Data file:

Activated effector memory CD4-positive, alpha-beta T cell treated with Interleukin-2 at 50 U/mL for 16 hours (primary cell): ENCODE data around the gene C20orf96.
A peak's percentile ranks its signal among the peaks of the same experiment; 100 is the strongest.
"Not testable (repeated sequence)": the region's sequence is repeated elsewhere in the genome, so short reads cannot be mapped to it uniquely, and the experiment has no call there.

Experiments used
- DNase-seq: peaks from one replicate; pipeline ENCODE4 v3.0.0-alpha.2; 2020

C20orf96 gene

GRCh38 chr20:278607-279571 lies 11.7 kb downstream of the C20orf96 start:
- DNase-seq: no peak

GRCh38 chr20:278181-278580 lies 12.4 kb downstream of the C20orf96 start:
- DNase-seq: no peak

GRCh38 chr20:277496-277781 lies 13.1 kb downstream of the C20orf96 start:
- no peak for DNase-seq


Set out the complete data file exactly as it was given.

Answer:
Activated effector memory CD4-positive, alpha-beta T cell treated with Interleukin-2 at 50 U/mL for 16 hours (primary cell): ENCODE data around the gene C20orf96.
A peak's percentile ranks its signal among the peaks of the same experiment; 100 is the strongest.
"Not testable (repeated sequence)": the region's sequence is repeated elsewhere in the genome, so short reads cannot be mapped to it uniquely, and the experiment has no call there.

Experiments used
- DNase-seq: peaks from one replicate; pipeline ENCODE4 v3.0.0-alpha.2; 2020

C20orf96 gene

GRCh38 chr20:278607-279571 lies 11.7 kb downstream of the C20orf96 start:
- DNase-seq: no peak

GRCh38 chr20:278181-278580 lies 12.4 kb downstream of the C20orf96 start:
- DNase-seq: no peak

GRCh38 chr20:277496-277781 lies 13.1 kb downstream of the C20orf96 start:
- no peak for DNase-seq